How to recognize real Ming?

I am currently living in Shanghai, China. When visiting antique stores in the city and some of the neighboring old villages invariably the dealer/owner will tell me it is "Ming, very old".

Are there any significant markings, etc. to look for on these pieces? Can you suggest any books to read on pieces from this dynasty?

No easy way ...

There is no easy way to separate antique Chinese porcelain pieces from fakes or even just modern pieces. The best way to learn is to visit dealers and museums, ask questions and read everything available on the subject and most important get to handle the pieces.

You could also bring a friend that is in the same process of learning. In that way you can use four eyes - who does see more than two - discuss your experiences and compare notes so to speak.

There is also a lot of books around on the subject. I especially suggest that you browse the museum shops for what is locally available.

One of several old books on the subject I like is Oriental Blue & White by Sir Harry Garner, published 1954. The third edition is the best. He is very readbly even if later research has proved him wrong in some details, but that will eventually happen to everybody, and does not detract from the overall understanding his books brings.

The most charming book that is likely ever be published on the subject is A. D. Brankstone Early Ming Wares of Chingtechen. This book is a collectors item in itself and I highly recommend it for the understanding of early Ming.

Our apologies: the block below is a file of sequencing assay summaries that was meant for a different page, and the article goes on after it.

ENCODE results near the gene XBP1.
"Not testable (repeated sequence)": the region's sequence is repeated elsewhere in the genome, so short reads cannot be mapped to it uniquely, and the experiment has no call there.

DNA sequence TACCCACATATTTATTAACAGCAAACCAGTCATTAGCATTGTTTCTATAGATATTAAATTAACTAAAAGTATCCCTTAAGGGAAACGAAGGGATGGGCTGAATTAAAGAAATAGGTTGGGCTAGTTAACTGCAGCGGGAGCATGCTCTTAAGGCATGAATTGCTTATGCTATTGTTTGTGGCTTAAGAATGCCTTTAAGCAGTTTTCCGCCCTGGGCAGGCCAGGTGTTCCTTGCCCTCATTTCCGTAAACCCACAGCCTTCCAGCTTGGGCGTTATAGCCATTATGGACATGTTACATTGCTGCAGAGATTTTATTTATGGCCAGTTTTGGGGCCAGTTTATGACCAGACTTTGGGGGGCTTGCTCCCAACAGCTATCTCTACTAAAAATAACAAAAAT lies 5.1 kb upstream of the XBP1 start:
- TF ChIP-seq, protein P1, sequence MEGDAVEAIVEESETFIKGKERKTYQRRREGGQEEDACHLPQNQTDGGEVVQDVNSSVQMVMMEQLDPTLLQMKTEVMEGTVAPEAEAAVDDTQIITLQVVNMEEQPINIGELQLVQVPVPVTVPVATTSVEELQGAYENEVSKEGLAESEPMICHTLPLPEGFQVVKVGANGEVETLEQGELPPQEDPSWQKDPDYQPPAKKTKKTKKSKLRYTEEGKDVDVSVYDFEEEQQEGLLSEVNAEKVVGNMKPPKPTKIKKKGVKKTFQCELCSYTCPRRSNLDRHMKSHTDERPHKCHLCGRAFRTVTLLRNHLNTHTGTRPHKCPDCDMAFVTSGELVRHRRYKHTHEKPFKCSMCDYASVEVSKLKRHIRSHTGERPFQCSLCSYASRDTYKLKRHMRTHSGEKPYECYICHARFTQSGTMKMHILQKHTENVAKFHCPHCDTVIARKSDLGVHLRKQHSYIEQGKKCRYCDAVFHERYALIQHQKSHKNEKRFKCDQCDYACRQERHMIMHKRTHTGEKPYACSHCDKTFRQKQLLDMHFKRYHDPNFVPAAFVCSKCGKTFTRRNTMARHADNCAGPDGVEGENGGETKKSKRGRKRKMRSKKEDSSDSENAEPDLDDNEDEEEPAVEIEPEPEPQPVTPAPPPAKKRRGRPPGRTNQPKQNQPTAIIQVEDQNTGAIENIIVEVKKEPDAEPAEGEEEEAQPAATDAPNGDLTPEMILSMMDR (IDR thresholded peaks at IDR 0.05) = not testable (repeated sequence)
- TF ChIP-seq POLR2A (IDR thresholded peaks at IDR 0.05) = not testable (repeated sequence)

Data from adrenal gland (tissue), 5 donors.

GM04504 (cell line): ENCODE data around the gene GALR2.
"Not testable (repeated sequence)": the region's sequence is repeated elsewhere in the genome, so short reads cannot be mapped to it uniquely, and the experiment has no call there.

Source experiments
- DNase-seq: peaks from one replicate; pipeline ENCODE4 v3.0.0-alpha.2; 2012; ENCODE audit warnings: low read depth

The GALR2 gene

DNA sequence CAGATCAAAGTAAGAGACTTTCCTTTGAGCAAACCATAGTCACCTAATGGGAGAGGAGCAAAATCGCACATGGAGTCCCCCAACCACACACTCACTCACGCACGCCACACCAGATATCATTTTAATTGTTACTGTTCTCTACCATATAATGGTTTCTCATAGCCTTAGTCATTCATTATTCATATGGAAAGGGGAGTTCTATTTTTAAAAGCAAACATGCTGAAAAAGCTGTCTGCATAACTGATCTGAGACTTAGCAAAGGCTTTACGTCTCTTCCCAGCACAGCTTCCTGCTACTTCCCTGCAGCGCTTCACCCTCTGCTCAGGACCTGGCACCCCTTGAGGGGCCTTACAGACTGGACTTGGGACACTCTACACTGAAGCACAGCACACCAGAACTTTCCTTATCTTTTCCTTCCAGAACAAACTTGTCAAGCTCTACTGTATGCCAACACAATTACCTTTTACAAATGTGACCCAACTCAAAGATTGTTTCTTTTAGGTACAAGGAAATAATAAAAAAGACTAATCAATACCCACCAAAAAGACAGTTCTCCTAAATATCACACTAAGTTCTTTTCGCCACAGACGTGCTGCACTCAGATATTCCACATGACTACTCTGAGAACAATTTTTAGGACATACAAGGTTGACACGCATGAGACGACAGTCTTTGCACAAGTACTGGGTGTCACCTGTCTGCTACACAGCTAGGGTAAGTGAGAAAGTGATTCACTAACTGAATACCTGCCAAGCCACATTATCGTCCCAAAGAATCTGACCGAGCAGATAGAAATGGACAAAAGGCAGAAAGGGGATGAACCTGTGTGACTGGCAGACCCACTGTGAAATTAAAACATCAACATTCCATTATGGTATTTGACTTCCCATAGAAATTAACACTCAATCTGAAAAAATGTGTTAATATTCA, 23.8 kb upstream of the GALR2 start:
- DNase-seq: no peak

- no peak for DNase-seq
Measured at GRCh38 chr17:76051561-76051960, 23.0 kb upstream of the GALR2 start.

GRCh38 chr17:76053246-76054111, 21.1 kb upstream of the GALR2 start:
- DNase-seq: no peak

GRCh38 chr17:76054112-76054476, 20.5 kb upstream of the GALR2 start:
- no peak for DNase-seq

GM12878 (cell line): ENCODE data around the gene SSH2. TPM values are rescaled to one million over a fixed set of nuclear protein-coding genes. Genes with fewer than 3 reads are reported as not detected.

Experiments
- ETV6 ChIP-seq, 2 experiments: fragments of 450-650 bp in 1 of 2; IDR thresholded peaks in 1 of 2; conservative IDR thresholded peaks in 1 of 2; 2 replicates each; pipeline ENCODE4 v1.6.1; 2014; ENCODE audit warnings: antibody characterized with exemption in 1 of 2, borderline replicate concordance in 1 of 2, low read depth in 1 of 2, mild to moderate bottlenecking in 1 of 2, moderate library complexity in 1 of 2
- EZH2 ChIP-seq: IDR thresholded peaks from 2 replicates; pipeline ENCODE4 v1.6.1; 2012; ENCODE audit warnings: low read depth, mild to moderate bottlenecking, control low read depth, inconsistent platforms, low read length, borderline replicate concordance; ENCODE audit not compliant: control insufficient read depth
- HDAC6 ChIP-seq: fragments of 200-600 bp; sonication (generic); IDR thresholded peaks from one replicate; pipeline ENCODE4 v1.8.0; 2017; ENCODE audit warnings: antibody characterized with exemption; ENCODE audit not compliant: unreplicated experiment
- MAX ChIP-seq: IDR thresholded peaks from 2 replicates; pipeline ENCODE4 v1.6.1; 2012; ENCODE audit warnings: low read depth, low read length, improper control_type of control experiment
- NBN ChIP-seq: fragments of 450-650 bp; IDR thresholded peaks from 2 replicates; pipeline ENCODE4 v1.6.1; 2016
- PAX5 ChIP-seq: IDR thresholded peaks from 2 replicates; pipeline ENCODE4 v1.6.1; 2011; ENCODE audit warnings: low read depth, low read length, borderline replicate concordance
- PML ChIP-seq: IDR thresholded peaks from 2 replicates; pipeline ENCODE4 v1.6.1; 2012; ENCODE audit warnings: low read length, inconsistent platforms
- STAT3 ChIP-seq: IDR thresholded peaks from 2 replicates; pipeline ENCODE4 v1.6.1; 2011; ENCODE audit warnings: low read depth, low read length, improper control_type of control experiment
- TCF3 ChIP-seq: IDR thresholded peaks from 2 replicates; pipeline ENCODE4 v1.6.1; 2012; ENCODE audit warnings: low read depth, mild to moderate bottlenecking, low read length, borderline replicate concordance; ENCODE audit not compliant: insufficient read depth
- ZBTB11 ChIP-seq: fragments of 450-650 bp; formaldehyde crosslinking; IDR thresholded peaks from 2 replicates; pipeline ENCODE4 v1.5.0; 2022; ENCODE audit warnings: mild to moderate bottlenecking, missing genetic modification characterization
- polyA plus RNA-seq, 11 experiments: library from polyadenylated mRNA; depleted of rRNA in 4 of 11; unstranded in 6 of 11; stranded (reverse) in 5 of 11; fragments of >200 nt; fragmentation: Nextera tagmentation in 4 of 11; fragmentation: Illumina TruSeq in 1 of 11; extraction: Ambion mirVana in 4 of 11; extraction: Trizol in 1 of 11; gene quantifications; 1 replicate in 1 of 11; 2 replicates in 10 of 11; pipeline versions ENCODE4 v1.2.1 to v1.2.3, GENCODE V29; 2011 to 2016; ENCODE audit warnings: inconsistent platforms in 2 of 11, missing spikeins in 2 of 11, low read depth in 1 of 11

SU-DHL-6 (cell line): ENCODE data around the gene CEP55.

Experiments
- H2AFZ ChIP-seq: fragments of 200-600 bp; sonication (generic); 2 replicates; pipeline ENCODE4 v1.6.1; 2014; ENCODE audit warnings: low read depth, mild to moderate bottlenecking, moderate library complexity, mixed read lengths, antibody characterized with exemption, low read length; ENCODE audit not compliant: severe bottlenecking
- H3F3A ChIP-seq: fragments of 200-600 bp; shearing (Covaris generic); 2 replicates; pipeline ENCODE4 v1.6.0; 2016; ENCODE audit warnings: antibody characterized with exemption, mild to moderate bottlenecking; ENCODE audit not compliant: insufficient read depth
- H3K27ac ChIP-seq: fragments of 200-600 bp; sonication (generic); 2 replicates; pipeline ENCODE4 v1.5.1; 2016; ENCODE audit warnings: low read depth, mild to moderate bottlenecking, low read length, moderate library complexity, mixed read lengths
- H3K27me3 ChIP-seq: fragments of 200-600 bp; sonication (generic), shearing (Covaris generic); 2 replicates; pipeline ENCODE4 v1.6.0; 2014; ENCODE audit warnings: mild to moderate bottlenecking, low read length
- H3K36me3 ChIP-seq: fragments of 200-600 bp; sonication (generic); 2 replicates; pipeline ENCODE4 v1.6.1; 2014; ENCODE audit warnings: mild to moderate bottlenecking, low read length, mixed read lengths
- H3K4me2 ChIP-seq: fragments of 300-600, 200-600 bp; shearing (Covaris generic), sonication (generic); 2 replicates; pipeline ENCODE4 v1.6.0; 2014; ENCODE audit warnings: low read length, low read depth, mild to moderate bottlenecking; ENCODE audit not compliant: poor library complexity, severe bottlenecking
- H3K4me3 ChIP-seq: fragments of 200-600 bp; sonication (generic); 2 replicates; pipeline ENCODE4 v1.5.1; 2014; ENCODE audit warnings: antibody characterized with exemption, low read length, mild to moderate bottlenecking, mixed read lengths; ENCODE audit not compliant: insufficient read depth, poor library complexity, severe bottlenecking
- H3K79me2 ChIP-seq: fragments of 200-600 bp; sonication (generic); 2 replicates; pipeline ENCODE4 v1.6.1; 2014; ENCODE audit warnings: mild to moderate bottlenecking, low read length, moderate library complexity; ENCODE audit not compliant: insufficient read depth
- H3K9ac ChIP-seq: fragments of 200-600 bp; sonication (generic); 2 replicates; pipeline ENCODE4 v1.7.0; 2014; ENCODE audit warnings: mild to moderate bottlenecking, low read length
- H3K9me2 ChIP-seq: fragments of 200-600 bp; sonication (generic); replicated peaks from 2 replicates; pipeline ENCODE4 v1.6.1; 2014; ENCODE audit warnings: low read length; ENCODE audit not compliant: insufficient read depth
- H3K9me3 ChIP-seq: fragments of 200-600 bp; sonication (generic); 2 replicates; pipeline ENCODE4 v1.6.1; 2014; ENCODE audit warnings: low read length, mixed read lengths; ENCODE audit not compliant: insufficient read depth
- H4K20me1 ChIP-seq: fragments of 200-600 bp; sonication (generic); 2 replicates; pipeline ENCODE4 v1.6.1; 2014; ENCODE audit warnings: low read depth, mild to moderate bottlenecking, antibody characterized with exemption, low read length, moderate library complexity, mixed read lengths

Minyao - Peoples ware - book To help you out a bit with a book that is NOT out of print, yet, I enclose a scan (right) of a very important book on provincial Ming (minyao - peoples ware) that should be available at least in China. You might be able to get it at the museum shop at the Shanghai Museum. Even if you don't read Chinese the pictures are good and you should be able to recognize the period characters in the captions.

At the Shanghai Museum Shop there should also be a book by Bi Keguan, Chinese Folk Painting on Porcelain, available. I have bought a copy there myself not long ago. He has an important point in speaking for the "peoples porcelain" as an art form separated from the imperial wares. I feel his attributions regarding the age of some of his pieces is sometimes off of what I would think, but he is anyway handling "genuine" pieces, and should definitely be able to put you on the right track.